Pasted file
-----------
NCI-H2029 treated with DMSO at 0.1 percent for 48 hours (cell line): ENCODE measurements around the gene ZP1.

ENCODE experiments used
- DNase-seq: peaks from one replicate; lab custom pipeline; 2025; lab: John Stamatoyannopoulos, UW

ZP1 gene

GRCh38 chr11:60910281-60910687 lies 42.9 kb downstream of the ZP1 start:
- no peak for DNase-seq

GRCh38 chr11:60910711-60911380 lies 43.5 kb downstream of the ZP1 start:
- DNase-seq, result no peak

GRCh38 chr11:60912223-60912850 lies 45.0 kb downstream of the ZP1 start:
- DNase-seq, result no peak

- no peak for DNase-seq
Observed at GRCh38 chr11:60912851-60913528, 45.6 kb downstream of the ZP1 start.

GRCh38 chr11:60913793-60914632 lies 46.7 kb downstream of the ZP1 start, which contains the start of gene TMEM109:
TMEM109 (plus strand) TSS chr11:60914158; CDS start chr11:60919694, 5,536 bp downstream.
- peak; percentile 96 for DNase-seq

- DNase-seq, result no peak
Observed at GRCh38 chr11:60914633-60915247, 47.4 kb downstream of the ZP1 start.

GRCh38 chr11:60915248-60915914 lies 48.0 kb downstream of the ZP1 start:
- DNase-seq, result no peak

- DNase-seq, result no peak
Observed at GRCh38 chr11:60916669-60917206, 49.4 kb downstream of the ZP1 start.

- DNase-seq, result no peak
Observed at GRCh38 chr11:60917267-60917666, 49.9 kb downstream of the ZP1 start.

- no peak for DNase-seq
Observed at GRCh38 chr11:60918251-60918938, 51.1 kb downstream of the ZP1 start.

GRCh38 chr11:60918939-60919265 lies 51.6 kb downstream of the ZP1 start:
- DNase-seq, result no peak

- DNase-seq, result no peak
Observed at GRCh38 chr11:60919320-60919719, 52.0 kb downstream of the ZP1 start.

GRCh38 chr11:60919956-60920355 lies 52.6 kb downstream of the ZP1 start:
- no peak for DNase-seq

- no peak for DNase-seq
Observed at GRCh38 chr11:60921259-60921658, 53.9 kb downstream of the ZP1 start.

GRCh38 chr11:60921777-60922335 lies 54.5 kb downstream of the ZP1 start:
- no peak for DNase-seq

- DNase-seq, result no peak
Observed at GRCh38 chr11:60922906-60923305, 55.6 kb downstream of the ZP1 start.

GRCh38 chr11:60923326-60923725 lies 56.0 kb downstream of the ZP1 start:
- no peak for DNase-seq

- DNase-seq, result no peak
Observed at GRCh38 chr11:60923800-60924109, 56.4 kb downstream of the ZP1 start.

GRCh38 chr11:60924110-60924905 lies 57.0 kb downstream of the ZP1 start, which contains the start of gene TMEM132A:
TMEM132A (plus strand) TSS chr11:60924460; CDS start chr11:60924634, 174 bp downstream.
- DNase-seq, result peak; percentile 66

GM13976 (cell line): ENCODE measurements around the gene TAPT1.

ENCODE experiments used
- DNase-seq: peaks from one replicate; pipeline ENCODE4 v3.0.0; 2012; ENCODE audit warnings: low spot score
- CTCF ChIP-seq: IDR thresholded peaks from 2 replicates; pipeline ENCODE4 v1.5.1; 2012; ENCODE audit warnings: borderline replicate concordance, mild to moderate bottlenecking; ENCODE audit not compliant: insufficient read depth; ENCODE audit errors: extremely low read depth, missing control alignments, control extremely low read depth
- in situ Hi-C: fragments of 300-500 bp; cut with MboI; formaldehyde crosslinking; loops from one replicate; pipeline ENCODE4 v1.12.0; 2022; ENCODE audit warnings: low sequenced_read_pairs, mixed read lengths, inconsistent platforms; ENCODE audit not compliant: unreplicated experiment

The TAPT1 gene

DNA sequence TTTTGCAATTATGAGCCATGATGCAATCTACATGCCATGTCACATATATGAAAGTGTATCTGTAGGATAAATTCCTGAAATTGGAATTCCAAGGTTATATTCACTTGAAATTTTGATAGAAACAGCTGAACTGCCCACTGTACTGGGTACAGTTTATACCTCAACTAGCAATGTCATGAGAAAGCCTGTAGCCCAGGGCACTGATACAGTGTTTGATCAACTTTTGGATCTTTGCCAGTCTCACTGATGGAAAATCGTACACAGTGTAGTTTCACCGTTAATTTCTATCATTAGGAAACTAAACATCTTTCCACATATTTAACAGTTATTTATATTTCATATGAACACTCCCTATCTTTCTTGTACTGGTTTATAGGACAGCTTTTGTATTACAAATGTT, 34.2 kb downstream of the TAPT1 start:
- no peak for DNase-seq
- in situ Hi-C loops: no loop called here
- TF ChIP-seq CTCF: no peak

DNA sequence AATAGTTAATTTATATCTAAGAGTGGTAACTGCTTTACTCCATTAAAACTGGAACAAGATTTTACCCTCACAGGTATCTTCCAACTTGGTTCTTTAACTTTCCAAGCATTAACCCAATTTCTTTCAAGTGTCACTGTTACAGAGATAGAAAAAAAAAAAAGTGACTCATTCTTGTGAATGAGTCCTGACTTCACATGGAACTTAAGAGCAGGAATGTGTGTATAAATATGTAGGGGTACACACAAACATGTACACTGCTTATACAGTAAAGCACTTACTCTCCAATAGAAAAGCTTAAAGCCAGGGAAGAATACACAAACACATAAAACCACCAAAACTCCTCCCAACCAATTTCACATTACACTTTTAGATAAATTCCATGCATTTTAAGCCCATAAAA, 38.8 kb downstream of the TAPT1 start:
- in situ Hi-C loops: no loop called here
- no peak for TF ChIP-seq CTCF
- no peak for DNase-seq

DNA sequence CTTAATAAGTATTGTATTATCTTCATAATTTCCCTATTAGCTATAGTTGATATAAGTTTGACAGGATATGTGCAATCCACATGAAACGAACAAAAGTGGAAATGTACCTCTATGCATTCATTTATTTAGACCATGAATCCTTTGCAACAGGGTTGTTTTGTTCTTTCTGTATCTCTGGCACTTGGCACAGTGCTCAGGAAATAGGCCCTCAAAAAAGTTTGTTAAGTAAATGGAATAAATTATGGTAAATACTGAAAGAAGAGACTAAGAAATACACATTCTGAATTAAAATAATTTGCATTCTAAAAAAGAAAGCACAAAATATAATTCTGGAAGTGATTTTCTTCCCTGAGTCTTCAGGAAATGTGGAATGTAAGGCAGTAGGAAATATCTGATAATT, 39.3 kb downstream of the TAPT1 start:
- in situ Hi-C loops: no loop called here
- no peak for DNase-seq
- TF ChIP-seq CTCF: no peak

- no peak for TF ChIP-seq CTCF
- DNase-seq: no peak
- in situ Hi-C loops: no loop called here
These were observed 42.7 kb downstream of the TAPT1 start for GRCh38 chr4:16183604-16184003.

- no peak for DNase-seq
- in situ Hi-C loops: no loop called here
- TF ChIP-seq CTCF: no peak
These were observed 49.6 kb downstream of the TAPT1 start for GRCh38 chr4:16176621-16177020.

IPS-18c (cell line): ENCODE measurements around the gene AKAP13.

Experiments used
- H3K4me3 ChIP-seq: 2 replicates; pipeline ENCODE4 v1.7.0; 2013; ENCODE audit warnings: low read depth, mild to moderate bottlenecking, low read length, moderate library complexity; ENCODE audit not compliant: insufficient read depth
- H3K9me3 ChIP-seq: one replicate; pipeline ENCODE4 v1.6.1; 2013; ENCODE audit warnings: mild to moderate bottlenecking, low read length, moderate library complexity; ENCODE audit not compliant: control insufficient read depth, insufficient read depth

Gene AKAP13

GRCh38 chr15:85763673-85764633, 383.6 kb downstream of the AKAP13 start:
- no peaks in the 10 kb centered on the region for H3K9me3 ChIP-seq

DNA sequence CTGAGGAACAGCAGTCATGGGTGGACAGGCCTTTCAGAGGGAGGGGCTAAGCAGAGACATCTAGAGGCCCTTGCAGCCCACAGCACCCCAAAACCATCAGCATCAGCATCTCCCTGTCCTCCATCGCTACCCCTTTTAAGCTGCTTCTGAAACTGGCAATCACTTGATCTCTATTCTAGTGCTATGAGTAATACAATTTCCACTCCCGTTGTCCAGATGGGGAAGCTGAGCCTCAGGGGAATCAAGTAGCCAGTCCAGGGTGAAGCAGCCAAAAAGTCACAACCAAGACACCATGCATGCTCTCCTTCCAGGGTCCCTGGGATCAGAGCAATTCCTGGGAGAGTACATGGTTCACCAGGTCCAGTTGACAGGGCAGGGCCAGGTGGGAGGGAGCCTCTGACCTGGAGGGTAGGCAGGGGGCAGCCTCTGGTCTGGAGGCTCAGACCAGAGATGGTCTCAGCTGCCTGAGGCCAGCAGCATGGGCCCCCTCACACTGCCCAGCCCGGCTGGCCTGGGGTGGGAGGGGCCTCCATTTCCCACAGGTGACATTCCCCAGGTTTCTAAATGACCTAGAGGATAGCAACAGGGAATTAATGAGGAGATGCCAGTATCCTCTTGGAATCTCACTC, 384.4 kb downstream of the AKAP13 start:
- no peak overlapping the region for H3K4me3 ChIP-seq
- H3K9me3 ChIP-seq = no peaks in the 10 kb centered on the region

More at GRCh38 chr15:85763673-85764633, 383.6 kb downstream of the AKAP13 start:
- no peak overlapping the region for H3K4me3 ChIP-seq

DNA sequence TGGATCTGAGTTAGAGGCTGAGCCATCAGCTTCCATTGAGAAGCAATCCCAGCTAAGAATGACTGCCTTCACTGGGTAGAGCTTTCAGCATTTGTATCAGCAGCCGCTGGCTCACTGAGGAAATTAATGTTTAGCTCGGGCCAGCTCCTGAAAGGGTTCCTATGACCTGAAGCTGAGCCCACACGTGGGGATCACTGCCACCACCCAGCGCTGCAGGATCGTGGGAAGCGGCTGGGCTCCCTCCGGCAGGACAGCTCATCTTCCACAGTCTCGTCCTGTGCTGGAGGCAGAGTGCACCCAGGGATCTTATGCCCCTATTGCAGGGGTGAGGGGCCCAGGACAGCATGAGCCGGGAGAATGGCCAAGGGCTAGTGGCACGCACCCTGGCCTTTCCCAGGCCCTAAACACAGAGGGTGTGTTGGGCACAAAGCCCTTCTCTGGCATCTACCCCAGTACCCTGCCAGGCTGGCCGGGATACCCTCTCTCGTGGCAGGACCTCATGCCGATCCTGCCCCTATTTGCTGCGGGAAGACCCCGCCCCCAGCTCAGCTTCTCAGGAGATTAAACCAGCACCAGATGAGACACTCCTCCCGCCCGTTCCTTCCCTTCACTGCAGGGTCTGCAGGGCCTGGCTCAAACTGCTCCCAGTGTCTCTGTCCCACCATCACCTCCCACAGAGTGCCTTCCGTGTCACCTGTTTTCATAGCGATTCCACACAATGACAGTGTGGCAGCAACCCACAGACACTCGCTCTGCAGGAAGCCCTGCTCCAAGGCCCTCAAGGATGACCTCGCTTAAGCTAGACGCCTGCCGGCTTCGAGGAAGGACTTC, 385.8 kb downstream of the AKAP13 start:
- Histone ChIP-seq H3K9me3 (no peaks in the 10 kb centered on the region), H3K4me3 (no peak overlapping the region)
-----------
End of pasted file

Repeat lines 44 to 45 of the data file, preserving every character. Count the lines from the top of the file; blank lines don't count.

- DNase-seq, result peak; percentile 66

GM13976 (cell line): ENCODE measurements around the gene TAPT1.